The meeting, chaired by Prime Minister Manmohan Singh, approved the proposal of the Ministry of Home Affairs to introduce the Enemy Property (Amendment and Validation) Second Bill, 2010 to amend the the Enemy Property Act, 1968.
The Bill is aimed at allowing India-born legal heirs to claim property left behind by those who migrated to Pakistan after Partition after they prove their status to the government.
The proposed amendments and related details are listed below:
- The enemy property shall continue to vest in the Custodian till it is divested by the Central Government
- The enemy property could be divested only to the owner or his lawful heir
- If the enemy property was divested from the Custodian before July 2, 2010, it shall stand transferred to and vest or continue to vest in the Custodian. If, however, the enemy property was divested from the Custodian by a valid order made under section 18 prior to July 2, 2010 or where the property had been returned to the owner or his lawful heir by an order of the court; and if the lawful heir is a citizen of India by birth, such enemy property will continue to remain with such person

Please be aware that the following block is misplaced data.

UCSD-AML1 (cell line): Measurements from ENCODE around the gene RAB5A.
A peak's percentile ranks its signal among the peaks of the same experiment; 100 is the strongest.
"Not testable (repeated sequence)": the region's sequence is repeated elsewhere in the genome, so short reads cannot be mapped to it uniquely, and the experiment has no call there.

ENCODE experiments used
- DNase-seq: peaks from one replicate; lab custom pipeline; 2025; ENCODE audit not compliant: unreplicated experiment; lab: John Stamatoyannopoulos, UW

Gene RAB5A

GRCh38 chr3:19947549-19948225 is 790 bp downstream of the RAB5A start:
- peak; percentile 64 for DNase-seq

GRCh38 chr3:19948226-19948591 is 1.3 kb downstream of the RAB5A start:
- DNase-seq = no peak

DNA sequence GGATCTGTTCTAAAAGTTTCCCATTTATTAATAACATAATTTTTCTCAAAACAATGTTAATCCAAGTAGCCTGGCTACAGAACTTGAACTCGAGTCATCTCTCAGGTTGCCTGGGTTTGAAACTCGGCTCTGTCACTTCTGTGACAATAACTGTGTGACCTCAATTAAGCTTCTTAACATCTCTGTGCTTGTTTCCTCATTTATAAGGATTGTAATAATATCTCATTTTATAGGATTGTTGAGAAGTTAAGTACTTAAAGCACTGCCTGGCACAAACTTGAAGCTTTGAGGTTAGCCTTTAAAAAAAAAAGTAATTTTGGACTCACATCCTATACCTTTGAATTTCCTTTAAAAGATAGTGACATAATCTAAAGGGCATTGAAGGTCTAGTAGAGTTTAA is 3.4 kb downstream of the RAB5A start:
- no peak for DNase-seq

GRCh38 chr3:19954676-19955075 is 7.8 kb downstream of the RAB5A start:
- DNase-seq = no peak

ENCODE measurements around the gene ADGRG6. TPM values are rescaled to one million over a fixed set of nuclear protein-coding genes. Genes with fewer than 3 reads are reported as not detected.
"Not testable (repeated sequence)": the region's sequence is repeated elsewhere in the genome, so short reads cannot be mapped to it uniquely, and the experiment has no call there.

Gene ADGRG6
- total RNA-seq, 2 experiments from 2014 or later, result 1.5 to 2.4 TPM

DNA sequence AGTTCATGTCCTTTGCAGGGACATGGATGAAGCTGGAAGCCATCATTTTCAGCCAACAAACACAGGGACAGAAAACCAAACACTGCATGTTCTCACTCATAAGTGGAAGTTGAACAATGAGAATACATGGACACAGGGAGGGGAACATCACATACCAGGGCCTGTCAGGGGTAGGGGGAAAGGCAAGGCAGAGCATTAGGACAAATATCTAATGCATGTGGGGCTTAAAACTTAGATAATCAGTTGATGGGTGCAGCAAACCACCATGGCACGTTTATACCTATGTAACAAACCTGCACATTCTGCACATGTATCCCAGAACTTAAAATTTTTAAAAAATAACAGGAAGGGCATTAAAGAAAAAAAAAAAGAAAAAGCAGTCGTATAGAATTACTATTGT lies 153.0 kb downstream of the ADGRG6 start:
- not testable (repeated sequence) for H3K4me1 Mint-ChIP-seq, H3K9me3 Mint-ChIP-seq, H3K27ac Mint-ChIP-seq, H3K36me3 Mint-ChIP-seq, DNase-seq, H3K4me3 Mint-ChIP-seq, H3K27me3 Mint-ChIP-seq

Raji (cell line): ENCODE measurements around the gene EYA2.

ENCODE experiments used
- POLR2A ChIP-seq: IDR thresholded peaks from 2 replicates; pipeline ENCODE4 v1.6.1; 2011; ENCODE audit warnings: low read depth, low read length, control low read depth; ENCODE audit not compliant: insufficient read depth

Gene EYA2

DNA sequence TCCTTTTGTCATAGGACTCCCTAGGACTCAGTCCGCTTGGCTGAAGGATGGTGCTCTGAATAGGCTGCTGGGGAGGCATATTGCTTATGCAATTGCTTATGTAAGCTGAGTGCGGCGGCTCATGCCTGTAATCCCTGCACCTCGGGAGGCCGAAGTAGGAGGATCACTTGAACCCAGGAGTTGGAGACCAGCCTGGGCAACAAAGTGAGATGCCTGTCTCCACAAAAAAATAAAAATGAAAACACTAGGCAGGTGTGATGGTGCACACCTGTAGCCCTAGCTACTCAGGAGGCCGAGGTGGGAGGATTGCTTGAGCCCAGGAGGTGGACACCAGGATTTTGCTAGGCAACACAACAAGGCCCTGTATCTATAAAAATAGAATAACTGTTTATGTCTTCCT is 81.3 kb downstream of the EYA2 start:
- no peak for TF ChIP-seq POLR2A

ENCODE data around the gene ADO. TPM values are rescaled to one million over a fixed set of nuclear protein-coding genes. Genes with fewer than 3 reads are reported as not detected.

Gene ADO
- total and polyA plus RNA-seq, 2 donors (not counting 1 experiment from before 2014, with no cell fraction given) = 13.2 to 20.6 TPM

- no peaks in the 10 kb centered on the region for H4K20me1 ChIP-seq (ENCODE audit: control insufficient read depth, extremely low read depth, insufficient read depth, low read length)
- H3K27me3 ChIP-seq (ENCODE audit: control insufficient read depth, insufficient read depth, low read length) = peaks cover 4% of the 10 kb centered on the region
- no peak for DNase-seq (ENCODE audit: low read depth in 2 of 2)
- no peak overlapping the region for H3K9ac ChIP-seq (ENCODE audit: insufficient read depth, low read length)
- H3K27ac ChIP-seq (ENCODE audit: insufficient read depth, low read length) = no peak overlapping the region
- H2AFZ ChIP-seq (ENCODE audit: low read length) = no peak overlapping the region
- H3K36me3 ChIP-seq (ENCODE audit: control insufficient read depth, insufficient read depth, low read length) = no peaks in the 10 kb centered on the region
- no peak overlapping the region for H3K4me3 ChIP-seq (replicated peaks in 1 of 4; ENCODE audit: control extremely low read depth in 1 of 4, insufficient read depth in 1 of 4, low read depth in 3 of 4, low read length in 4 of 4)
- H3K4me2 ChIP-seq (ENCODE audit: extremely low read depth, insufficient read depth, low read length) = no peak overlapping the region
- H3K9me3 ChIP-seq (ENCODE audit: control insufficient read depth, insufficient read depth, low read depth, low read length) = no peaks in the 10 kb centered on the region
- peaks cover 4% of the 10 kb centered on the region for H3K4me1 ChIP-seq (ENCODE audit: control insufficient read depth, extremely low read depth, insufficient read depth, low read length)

- The transfer of any enemy property shall not include any transfer or any claim of transfer made through oral will or oral gift or if it has been done without the permission of the competent authority
- No court shall order divestment from the Custodian or direct the Central Government to divest enemy property
- The Central Government is authorized to direct the Custodian to sell or dispose of enemy properties in such manner as may be prescribed
- To amend the Public Premises (Eviction of Unauthorised Occupants) Act, 1971 to declare the Custodian, Deputy Custodian and Assistant Custodian of Enemy Properties as Estate Officer in respect of the enemy properties
- The amendments will have retrospective effect
The amendment Bill will next be introduced in the winter session of parliament, which begin on Nov 9.
The Raja of Mehmoodabad has fought a long and hard legal battle, which he won in the Supreme Court, to reclaim property under the Act.